Unfolded Proteins

Stitching mRNA back together again

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Science  15 Aug 2014:
Vol. 345, Issue 6198, pp. 783
DOI: 10.1126/science.345.6198.783-a

RtcB (red) co-localizes with the endoplasmic reticulum (green)

PHOTO: LU ET AL., MOLECULAR CELL (31 JULY 2014) © 2014 ELSEVIER INC.

Cells get rid of toxic, inappropriately folded proteins in a process called the unfolded protein response (UPR). The UPR occurs in the cell's endoplasmic reticulum, which folds and sorts proteins. It requires an unconventional type of RNA splicing: the removal of small pieces of genetic material called introns from messenger RNA (mRNA). But biologists weren't sure how the spliced mRNA got put back together. Lu et al. now report that the enzyme RtcB patches together the two halves of a spliced mRNA that codes for XBP1, an important regulator of the UPR. In the endoplasmic reticulum, RtcB bound another enzyme, IREα, which splices the intron out of the XBP1 mRNA.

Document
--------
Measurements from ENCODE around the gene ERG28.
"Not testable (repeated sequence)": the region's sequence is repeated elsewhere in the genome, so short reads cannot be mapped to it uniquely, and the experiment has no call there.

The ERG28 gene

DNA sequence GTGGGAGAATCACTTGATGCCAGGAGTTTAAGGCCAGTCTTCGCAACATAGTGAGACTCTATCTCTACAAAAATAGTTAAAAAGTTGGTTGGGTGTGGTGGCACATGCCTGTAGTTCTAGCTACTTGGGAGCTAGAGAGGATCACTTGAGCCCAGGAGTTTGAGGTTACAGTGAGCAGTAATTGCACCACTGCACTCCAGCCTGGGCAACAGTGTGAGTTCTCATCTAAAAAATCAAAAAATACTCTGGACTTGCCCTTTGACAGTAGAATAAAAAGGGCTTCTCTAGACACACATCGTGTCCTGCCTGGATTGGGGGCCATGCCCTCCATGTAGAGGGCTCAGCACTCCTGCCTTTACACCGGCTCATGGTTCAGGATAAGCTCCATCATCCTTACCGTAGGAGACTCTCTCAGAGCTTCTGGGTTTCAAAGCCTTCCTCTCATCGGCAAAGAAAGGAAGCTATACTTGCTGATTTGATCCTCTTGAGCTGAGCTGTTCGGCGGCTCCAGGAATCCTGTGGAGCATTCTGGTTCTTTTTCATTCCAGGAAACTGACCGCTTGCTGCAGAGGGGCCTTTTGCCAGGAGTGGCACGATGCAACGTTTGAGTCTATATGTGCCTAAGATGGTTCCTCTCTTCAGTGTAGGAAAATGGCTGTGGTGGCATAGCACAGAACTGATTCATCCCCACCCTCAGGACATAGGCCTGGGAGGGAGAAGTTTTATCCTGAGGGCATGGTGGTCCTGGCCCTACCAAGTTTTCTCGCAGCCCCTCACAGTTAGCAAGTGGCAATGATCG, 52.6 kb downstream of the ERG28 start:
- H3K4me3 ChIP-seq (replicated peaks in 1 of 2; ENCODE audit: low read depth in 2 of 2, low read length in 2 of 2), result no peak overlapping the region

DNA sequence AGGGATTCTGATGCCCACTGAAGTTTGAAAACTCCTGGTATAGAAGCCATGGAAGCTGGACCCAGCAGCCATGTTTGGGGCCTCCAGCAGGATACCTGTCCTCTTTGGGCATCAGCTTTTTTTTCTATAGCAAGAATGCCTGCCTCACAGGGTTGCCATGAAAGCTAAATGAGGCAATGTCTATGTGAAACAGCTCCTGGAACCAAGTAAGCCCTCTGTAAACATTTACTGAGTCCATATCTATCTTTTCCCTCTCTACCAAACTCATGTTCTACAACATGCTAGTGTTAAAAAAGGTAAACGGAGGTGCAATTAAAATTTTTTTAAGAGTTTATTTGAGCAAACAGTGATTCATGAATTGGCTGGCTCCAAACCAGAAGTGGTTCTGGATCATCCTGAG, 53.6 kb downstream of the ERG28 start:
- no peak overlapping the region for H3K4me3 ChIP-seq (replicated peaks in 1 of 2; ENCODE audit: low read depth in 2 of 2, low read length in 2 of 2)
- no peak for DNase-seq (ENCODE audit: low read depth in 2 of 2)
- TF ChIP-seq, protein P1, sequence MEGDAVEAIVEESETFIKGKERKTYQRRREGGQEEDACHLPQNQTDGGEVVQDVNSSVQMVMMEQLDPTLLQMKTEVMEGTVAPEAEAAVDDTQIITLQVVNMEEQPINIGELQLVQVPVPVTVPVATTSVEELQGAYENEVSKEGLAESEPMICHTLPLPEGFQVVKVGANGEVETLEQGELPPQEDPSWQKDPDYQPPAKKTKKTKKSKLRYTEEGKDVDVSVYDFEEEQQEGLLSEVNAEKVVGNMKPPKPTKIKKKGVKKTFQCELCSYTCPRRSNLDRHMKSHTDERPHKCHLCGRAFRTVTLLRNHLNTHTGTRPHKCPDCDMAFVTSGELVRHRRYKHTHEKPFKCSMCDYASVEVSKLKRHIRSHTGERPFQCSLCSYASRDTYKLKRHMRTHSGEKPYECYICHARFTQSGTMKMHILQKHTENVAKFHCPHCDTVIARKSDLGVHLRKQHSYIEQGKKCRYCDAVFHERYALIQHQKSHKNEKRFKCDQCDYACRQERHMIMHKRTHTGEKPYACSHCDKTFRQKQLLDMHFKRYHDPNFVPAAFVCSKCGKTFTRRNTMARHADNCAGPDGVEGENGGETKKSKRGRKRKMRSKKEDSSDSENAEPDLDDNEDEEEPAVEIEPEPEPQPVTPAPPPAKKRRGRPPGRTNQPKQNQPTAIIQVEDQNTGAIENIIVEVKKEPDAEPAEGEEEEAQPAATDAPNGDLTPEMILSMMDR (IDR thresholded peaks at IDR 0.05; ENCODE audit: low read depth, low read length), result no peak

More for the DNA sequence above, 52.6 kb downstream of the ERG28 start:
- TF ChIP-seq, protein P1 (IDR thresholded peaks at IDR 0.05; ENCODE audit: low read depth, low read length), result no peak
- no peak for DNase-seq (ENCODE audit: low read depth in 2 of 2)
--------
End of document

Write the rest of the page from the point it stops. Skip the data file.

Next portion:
Mol. Cell 55, 10.1016/j.molcel.2014.06.032 (2014).

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